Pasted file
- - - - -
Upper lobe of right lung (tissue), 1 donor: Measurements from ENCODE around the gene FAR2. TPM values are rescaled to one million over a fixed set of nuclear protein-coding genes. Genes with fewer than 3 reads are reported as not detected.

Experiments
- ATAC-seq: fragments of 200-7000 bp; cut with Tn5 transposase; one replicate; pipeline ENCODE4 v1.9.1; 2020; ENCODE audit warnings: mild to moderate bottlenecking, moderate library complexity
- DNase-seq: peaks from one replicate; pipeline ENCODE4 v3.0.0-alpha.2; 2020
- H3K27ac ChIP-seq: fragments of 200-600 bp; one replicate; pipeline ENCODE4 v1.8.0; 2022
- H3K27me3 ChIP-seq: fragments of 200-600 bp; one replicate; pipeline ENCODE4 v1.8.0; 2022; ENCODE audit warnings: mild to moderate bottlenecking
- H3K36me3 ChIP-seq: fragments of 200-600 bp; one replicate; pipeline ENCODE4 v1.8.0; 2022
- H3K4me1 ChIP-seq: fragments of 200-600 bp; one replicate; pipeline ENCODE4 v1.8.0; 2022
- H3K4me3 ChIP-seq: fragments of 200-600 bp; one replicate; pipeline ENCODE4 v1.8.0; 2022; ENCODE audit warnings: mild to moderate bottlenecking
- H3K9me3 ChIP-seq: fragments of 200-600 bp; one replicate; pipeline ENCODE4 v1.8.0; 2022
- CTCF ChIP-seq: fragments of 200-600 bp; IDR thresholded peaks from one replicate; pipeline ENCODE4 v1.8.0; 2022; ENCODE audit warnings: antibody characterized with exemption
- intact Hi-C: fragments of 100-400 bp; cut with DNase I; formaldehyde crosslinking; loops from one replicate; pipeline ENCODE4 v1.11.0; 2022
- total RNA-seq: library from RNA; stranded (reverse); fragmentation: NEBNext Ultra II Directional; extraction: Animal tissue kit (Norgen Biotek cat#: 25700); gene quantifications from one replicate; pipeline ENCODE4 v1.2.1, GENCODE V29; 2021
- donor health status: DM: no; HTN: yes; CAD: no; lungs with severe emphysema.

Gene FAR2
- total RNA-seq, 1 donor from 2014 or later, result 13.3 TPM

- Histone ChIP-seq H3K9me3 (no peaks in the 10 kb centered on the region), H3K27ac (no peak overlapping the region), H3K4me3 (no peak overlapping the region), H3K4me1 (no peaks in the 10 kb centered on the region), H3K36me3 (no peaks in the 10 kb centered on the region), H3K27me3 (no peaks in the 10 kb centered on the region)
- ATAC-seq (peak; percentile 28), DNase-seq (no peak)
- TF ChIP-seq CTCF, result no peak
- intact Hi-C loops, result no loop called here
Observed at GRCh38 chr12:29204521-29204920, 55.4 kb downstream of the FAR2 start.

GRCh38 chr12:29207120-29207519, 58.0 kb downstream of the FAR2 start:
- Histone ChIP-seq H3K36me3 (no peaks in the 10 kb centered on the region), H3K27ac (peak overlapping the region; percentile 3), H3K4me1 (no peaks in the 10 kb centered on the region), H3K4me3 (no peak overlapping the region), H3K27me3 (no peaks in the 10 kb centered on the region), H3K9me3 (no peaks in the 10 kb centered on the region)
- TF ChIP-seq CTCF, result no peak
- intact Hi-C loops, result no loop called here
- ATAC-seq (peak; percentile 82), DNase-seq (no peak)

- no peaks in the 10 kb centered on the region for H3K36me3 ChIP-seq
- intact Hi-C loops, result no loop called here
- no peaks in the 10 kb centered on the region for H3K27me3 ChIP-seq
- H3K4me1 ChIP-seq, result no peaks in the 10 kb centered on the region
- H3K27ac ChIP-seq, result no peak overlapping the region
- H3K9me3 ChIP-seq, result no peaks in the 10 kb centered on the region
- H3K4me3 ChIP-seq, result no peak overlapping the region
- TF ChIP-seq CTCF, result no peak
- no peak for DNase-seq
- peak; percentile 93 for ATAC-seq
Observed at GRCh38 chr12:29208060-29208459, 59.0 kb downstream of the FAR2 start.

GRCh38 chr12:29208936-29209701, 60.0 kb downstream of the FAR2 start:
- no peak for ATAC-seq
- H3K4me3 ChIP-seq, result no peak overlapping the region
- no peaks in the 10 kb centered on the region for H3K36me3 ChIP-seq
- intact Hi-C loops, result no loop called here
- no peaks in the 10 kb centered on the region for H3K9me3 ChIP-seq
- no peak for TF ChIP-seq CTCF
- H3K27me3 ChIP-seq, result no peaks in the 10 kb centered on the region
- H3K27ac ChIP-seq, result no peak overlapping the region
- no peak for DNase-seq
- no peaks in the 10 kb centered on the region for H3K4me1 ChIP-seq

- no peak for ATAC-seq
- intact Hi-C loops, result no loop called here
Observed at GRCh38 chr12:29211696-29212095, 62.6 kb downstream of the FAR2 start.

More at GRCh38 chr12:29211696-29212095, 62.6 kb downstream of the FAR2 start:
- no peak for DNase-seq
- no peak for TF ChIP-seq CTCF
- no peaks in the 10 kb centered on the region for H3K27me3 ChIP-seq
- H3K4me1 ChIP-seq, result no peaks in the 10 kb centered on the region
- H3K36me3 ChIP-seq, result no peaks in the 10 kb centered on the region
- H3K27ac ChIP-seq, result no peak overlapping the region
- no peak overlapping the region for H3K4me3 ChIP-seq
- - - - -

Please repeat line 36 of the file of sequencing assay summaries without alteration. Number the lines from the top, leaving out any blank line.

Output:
- peak; percentile 93 for ATAC-seq